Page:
Project Regurgitation: When in Milan

La Bicicletta | August 2010 | Milan, Italy


Have you ever gotten drunk with your parents?
It’s a strange thing.
It’s like seeing your professor at a frat party.
It’s like eating chicken with a duck.
It was about a week before my program started, and I wanted to breathe some life into Skele-Milan; I wanted to convince my parents that they brought me to a place with humans in it; that it wasn’t some stand-in town so I could join the Cirque when they left (Hm. Considering it.). I wanted to show them aperitivo as if I’d done it myself (which I hadn’t). I wanted them to trust me, and trust Milan. LonelyPlanet was my sword, GoogleMaps my camel — We went to hippest-sounding place in my 3-inch-thick guidebook that, truth be told, I never cracked open again after the tourist-student transition.

Planet stopped being Lonely for me, I guess.
I was still panting, not so much from fatigue as from excitement that we didn’t get lost or mugged, when we sat down to order. Scratch that — when we sat down and sent out “the vibes to order. Y’know, that thing, where you pay about 1/5th of your attention to who you’re with, that 1/5th really being just pointing your head at that person, and the rest of your body is facing the room and craning its neck and trying to telepathically create a Princess-Leah projection of yourself coming out of your chest and going “HELLO. HELLO?!”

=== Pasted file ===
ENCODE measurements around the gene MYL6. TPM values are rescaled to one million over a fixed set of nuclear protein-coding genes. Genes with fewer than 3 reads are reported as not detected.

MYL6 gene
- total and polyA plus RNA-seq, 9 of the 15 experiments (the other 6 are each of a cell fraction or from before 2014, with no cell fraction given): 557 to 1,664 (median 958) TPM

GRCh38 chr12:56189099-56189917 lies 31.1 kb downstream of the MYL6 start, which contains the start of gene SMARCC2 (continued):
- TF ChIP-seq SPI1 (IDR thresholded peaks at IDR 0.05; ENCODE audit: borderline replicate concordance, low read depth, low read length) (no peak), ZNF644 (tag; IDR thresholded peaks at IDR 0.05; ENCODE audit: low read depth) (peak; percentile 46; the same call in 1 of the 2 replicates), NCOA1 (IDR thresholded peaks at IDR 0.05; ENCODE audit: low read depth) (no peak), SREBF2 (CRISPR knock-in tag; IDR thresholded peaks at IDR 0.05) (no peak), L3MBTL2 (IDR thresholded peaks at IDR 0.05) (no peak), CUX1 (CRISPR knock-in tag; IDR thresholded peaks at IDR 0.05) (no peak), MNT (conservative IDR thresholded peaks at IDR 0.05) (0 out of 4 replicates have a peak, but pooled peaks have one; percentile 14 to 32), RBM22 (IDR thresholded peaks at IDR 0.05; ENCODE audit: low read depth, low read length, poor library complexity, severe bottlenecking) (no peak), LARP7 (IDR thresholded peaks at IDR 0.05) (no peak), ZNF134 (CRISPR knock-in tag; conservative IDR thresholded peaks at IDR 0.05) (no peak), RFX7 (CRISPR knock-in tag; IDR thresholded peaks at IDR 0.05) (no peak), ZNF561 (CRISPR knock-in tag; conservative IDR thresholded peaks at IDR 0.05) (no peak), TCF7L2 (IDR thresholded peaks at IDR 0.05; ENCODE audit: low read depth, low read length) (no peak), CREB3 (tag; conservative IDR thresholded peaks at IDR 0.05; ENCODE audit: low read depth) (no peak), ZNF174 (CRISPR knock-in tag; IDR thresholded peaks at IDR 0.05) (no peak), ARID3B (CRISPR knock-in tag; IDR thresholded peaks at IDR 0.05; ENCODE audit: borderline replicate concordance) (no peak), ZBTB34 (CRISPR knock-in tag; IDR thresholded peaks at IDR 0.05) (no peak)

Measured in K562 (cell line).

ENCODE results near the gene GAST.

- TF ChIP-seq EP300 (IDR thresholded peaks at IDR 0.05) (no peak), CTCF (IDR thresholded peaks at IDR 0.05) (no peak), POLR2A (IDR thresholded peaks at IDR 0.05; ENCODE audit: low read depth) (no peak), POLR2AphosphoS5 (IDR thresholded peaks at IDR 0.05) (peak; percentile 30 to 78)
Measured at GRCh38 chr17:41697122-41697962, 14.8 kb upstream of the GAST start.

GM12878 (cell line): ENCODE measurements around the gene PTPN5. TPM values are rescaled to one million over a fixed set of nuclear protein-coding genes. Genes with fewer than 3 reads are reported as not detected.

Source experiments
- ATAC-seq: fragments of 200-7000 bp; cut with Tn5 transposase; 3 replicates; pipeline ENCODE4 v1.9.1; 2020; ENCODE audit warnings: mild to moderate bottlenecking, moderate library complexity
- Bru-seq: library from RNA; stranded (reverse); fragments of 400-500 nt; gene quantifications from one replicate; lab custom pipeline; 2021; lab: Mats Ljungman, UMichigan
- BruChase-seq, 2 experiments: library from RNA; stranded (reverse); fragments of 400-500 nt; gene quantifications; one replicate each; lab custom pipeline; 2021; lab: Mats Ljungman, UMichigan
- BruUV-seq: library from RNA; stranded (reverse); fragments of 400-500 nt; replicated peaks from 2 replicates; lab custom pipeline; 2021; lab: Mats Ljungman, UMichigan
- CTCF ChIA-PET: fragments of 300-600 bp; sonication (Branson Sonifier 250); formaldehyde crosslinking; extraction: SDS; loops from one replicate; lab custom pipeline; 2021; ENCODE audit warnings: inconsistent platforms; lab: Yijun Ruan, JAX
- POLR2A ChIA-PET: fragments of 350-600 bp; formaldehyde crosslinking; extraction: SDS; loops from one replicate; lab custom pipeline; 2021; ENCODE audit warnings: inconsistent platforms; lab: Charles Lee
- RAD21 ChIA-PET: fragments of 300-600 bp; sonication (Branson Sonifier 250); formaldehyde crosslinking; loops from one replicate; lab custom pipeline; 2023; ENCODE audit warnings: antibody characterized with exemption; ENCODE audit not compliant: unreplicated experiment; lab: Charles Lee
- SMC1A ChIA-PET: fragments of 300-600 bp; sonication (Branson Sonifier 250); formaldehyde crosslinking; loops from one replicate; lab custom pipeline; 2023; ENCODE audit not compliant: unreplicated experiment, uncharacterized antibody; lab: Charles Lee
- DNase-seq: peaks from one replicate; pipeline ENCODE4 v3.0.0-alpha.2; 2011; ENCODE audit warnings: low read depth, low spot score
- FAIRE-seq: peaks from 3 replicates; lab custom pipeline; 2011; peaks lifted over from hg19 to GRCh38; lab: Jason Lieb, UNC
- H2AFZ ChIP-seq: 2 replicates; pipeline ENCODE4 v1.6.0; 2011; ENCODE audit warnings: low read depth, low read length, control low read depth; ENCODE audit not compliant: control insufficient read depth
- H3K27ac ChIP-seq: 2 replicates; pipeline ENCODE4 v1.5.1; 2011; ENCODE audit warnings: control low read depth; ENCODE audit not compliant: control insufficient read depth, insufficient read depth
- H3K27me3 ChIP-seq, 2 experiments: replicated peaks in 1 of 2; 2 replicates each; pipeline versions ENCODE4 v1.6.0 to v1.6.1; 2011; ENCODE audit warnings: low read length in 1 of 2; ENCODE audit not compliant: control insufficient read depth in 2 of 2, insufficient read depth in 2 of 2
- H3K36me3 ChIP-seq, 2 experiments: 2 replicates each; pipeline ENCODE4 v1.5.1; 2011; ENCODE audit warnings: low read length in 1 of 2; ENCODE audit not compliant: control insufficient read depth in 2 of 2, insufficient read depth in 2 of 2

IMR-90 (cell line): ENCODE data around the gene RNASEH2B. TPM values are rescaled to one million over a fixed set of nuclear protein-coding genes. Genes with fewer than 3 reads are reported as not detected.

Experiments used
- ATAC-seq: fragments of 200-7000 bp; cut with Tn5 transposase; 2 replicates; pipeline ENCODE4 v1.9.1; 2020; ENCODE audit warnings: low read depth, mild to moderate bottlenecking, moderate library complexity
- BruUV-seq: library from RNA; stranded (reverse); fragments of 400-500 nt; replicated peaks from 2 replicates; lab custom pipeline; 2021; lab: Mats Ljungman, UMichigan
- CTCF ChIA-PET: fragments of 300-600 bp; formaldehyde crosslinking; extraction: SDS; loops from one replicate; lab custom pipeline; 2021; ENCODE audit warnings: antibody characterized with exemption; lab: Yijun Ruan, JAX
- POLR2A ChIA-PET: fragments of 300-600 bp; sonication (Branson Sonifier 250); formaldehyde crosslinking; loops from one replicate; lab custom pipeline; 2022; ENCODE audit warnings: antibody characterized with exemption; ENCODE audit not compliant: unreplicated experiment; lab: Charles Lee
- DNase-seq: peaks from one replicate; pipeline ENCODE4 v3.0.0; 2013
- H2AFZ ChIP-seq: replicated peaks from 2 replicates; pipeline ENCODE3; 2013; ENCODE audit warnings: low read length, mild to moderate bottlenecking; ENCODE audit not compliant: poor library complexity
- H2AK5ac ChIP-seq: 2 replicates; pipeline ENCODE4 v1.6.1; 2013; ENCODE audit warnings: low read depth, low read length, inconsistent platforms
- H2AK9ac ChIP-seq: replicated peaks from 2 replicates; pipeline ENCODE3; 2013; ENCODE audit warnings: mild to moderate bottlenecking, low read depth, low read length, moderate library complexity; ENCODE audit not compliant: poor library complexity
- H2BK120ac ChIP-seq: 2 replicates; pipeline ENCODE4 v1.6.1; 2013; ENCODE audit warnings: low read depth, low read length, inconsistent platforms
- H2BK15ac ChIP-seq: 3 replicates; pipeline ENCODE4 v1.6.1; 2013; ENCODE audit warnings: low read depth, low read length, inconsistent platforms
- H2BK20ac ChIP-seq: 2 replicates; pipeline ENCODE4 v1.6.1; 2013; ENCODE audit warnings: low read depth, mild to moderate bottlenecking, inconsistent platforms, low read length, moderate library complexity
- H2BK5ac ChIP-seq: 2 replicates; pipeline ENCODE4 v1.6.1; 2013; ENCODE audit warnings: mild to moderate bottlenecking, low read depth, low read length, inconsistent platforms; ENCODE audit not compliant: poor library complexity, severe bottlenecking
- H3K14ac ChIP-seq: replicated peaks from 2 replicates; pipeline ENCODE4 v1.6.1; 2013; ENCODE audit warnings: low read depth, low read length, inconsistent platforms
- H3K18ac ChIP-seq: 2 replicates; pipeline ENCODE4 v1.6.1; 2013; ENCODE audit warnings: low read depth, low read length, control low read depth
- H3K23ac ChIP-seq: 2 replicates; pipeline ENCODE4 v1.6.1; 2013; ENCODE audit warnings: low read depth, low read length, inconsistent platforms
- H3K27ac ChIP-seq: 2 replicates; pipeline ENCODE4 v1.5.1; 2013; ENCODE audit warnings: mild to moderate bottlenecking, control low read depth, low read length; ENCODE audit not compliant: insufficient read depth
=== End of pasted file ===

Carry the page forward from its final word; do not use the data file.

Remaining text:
There are no
Vibes in Italy.
4 fumbly minutes of Italian later, the picture above was in front of us: Three drinks and three cautiously-stacked buffet plates. That’s how aperitivo works: You pay for a drink, you stay for the company, and you eat all can, kinda. We weren’t sure how American we could be, here; What’s the protocol? Which food is allowed to touch which? Can I scarf it? Can I stack it? Can I have it?

We forked around the bruschetta & risotto but for some reason, we hadn’t yet snapped out of 1/5ths-hey-waiter mode. And it wasn’t the service, nor the fact that my birth-givers were about to see me tipsy, that distracted us. There was clearly some posh-chic-and-aloof class that we’d failed out of as Americans. It was like having aperitivo in a room full of well-dressed Cthulus.
‘re the weirdo.

Everyone was looking at each other, but we were looking at them.

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